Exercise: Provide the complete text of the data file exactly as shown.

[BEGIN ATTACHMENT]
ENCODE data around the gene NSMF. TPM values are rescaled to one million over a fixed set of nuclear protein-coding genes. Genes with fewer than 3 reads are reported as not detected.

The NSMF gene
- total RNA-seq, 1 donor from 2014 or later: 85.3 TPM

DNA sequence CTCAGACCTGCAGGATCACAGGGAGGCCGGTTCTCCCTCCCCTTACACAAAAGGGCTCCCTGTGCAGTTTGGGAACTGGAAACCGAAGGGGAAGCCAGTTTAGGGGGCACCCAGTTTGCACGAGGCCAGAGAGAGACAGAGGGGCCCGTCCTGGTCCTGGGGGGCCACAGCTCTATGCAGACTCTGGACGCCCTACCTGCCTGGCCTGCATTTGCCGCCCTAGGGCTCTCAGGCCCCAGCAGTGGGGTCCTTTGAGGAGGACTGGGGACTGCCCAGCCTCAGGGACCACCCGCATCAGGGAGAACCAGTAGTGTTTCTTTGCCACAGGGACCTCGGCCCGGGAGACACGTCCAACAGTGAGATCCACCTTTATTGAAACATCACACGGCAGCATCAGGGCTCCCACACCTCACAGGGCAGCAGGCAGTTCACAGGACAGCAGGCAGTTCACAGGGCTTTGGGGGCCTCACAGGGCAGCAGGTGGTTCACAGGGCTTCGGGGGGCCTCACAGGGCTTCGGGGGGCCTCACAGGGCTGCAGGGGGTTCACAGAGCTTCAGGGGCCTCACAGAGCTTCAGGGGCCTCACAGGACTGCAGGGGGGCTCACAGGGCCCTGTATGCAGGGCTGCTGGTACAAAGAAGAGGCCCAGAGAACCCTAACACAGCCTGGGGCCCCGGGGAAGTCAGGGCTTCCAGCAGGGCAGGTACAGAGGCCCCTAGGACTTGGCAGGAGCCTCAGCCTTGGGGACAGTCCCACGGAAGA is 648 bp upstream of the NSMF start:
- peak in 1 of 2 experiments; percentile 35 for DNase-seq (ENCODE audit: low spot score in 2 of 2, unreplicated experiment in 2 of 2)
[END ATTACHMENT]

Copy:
ENCODE data around the gene NSMF. TPM values are rescaled to one million over a fixed set of nuclear protein-coding genes. Genes with fewer than 3 reads are reported as not detected.

The NSMF gene
- total RNA-seq, 1 donor from 2014 or later: 85.3 TPM

DNA sequence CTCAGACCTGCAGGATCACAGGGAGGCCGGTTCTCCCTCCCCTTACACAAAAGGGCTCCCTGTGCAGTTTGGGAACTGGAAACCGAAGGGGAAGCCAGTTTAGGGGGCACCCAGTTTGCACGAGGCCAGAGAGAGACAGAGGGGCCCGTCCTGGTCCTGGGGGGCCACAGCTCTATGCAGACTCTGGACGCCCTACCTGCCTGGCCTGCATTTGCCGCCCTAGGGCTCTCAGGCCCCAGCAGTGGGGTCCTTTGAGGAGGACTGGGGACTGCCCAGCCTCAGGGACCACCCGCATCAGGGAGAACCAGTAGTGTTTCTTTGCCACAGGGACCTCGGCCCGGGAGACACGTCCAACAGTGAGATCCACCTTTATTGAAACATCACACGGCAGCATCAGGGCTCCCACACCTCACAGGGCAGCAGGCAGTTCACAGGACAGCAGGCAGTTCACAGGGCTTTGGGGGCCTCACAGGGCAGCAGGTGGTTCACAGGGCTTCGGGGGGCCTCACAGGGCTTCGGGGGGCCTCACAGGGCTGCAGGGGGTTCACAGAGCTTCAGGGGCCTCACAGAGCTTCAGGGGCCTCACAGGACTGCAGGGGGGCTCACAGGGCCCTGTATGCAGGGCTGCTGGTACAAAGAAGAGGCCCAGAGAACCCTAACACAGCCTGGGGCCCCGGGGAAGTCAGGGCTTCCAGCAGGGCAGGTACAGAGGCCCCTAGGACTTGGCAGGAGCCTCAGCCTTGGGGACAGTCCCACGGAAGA is 648 bp upstream of the NSMF start:
- peak in 1 of 2 experiments; percentile 35 for DNase-seq (ENCODE audit: low spot score in 2 of 2, unreplicated experiment in 2 of 2)